A recent Madison City Council vote left me pondering a line from "The Simpsons" TV show: “Y'know, a town with good legislation is like a mule with a spinning wheel. No one knows how he got it and danged if he knows how to use it!”
On June 18 the Madison City Council voted down a proposal from Mayor Paul Soglin that would have made a small step in the right direction for better government. The proposal would have required that businesses with city contracts over $25,000 disclose if they make political contributions to advocacy organizations (Read: lobbyists). In a community still suffering from the political machinations of the state Legislature and its backers, a proposal like this appeared to be slam dunk, especially with urging from organized labor and clean government groups to pass it.
Not so fast, my friend; the council voted down the proposal 11-9, with the Greater Madison Chamber of Commerce and county Republicans applauding the defeat. Some may point to political contributions as a deciding factor: Nine of the 11 who voted "no" received campaign contributions through the chamber, about 25 percent of all the money raised by those nine this past spring. But what is more telling is where many of their contributors live — outside of Madison — and what industry employs them — real estate and property management. I bring this up not to bash our neighbors or their preferred type of employment, but to point out how this poses a threat to both open government and fairness for our residents.
Let’s compare the council’s recent actions to their words only a month ago in response to Assembly Bill 183, which would strip Madison tenants of many of their protections against poor treatment from various types of landlords. The council unanimously passed a resolution opposing the bill, which was lobbied into existence by the regional apartment association based here in Dane County. These types of connections would have been exposed under the failed disclosure ordinance; however, the council's 180-degree flip on their righteous indignation prevented this improvement. It’s like their own version of "Who’s Line Is It Anyway?" where the votes don’t count and the resolutions don’t matter.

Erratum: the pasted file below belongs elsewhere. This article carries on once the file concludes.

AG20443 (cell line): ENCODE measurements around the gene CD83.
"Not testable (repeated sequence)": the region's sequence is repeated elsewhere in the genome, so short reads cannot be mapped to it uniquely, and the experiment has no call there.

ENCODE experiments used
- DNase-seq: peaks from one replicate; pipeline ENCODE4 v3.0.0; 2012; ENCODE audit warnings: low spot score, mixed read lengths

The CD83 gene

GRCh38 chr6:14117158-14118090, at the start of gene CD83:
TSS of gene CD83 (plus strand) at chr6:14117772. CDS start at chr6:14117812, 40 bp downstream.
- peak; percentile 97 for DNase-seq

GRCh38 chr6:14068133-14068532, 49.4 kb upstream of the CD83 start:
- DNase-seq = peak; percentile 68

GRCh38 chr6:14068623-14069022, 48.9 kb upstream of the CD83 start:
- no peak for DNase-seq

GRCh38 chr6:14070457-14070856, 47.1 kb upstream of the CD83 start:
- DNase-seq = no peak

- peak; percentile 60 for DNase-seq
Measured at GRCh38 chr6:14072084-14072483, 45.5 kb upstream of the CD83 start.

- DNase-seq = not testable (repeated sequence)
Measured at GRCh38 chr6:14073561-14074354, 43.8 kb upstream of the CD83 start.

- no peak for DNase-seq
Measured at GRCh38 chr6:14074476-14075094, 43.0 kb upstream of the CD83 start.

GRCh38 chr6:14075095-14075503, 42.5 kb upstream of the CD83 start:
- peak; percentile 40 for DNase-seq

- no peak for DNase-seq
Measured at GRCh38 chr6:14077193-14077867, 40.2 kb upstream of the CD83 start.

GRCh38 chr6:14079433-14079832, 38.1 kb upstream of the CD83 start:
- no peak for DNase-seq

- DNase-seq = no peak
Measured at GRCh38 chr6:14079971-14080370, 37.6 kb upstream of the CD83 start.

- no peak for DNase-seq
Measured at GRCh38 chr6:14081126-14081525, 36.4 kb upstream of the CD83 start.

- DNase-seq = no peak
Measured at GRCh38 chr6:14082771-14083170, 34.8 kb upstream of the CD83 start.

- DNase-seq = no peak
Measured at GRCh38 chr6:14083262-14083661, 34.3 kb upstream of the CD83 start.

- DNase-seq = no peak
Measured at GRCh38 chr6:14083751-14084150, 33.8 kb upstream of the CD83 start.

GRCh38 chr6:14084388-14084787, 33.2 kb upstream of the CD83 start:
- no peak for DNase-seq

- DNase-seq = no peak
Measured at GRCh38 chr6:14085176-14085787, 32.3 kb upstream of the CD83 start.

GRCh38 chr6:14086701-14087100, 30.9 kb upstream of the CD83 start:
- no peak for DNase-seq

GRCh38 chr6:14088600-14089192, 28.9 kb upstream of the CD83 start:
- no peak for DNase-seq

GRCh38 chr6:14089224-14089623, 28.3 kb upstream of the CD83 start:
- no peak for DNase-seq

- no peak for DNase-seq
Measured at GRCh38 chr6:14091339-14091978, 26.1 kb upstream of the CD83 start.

What may be most troubling about all of this is the thinly veiled reasoning of some in the business community who opposed the ordinance, suggesting that this type of disclosure would lead to a “witch hunt” on business. I have a feeling what the real concern would be is losing customers who might object to their support for state-level advocacy of policies that harm Madison. There has been a major push for transparency in consumer products, like Buycott, an app that allows shoppers to see if the product they are purchasing is tied to any less-than-stellar companies or advocacy groups.
Why isn’t that appropriate here in Madison? Legally, as city staffers pointed out, Madison cannot vote down a contract bid based on political contributions. What we can do, of course, is say that businesses getting taxpayer money from Madison while contributing to groups seeking to harm our city’s ability to provide quality services shouldn’t be getting our personal dollars. Maybe the council isn't up for a good vote, but we could ... with our wallets.